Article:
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Re: SGML tools aren't so great
- To: LDP <>
- Subject: Re: SGML tools aren't so great
- From: Gary Preckshot <>
- Date: Wed, 03 May 2000 22:55:27 -0700
References: <39109683.6FCB60CA@inreach.com> <3910F965.F036AE45@swelltech.com>
- Resent-Date: Thu, 4 May 2000 02:04:06 -0400 (EDT)
- Resent-Message-ID: <mXa-rC.A.R0F.NLRE5@murphy>
Joe Cooper wrote:
>It's not presently in the Linux version. I'd hate for you to rush out
and buy it expecting it to be there. I would imagine it will come in
time, but you'd have to talk to Corel to find out when.
That's a real bummer. I'll have to run it under NT until they get it
updated. Hopefully, any macros I develop will transfer over. I've found that
having multiple operating systems generally ensures that I have one where
tool work. Even DOS is useful (under DOS, all sins are possible, and
everything can read files I put on FAT16 partitions).
>I LIKE Word Perfect. I've been a Word Perfect user since the beginning
of time (version 2.0 for DOS to be more precise). But it has it's
place. It's place is writing letters, resumes, showy presentation
papers that don't need frequent revision, novels, stories, etc.
Technical papers, in my humble opinion, are not it's strong suit. But
this is definitely NOT a NIH situation. It is a situation of BTFTJ
(Best Tool For The Job). DocBook has features that are so perfect for
the LDP's needs that it's difficult for me to fathom that there is any
argument about using it
Having been in an organization that used both WP and Wurd for technical
documentation, I can assure that it's both possible and practical. One of
the Wurd features that was intensely practical was the "show revisions"
feature. Several authors could work on a doc, and you could tell instantly
what was new or changed. Revision bars (you know, those vertical lines)
automatically were put alongside changes. Wurd also has a very good equation
editor, which is essential for technical documentation. I think your humble
opinion comes from not using the tool.
I don't advocate going to Wurd or WordPerfect, but there certainly seems to
be a very provincial attitude here. Some of the desktop publishing packages,
like Ventura, do very well on longer docs with many revisions. Many
publishing houses use them - they expect authors to write in Wurd using
their macro packages, and then they "typeset" them semiautomatically using a
>And I know that now the argument is focused on using WordPerfect to
generate SGML, since that is one of its new features in the Windows
That's the one I'll probably use.
>The reason is that DocBook does not just define what a
document looks like. In fact that's not even it's main goal. It
describes what the content is. 'Examples' are labelled as what they
are, not <bold><teletype><center>. So are: user interaction, program
output, references to other works, images, diagrams, chapter headings,
copyright notices, author names, version numbers, and a ton of other
things. These things will still have to be entered in some way that is
not immediately made obvious by a point and click interface (how do you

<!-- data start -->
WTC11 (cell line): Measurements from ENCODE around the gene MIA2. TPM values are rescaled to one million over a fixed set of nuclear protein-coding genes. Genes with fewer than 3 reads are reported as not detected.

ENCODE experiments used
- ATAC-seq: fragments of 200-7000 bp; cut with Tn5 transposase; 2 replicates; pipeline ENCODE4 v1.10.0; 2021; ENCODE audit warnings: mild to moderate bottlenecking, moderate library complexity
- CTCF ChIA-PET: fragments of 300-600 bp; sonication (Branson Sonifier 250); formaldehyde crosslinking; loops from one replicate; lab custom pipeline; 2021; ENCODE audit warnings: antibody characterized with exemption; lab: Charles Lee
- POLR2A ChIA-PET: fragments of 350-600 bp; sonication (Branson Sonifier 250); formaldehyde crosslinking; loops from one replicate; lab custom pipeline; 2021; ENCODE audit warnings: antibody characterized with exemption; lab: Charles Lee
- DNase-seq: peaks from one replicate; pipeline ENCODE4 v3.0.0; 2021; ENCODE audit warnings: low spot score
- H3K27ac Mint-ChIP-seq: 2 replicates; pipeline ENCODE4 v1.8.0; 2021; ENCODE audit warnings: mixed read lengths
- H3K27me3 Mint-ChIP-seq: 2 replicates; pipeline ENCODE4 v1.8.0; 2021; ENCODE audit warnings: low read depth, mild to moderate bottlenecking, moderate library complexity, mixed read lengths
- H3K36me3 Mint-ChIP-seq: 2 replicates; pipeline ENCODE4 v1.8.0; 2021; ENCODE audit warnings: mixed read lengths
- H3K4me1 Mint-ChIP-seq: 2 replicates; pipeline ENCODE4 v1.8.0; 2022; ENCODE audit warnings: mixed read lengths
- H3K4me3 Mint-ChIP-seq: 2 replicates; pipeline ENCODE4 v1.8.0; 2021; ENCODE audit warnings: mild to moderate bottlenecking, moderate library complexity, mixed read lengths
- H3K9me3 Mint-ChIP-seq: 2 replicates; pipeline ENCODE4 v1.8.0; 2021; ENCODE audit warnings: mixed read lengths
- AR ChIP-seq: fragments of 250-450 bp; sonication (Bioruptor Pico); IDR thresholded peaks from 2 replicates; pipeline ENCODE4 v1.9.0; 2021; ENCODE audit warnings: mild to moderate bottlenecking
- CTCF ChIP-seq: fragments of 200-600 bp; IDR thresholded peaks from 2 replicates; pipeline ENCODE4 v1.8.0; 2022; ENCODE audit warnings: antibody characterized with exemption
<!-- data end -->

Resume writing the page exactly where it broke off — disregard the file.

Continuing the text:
iconize those concepts or put them on a menu bar in a simplified
It's easy. Haven't you ever written a word processor macro? You can add all
sorts of things, including things that bring up a dialog box and ask you for
input. You can even bring up dialog boxes at the start of a new document or
at the close of a document to enforce data discipline. You can program these
things five ways from Sunday, and you are not limited to a point and click
interface. You can vet the entries and make the author enter thing that have
to be entered before he/she can continue. These are called templates, and
they exist because lots of organizations have the metadata problem, so word
processors are infinitely customizable. You just make a template for the
kind of document you want. Thereafter, anyone using the template is guided
to enter things they have to enter, and use styles they have to use.
> However, I see that you have hopes of never SEEING the SGML.
That just isn't going to work. You will have to see the SGML (or at
least a functional WYSIWYG equivelent, which will HAVE to be just as
complicated). I've so far not seen much about how Word Perfect works with
SGML documents and if it can deal with the full range of tags needed for
a technical document.
I'm resigned to seeing it once, when I write the templates and macros, but
never thereafter. All the SGML does is convey information. All I should have
to see is the information interface, not the grubby SGML details. Yeah, I
know WP has reveal codes. They're there because WP screws up, and sometimes
you have to fix it.
>it doesn't make much sense to
stick to documentation that focuses on appearence more than
Have you got a limited view of word processors! What do you think the rest
of the world has been doing? Word processors support findability,
versioning, revision, and they can pop up dialog boxes virtually anywhere
and anytime you please to collect metadata or enforce styles. Do you imagine
the commercial and technical world has been awaiting DocBook with baited
breath? People have been writing and maintaining technical documents with
word processors for years. By now, all successful word processors support
these activities. Your paeans of praise for what DocBook might do in the
future are several years out of date for both WordPerfect and Wurd.
I'll see what it's SGML looks like when I get it. I suppose I'll have to
write some macros to put in the various information blocks required by
DocBook. Can't be much worse than Microsoft's help rtf format. They wrote a
bunch of Wurd macros to do that.
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